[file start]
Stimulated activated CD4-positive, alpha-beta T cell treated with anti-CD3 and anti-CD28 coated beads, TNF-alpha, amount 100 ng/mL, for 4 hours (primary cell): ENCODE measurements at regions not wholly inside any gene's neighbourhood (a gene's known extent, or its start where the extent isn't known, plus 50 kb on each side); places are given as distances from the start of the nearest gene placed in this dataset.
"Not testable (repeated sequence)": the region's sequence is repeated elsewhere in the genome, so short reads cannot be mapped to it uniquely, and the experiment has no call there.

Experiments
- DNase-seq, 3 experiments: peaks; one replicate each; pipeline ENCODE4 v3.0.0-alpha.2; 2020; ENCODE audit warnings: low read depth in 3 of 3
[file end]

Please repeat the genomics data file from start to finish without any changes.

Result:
Stimulated activated CD4-positive, alpha-beta T cell treated with anti-CD3 and anti-CD28 coated beads, TNF-alpha, amount 100 ng/mL, for 4 hours (primary cell): ENCODE measurements at regions not wholly inside any gene's neighbourhood (a gene's known extent, or its start where the extent isn't known, plus 50 kb on each side); places are given as distances from the start of the nearest gene placed in this dataset.
"Not testable (repeated sequence)": the region's sequence is repeated elsewhere in the genome, so short reads cannot be mapped to it uniquely, and the experiment has no call there.

Experiments
- DNase-seq, 3 experiments: peaks; one replicate each; pipeline ENCODE4 v3.0.0-alpha.2; 2020; ENCODE audit warnings: low read depth in 3 of 3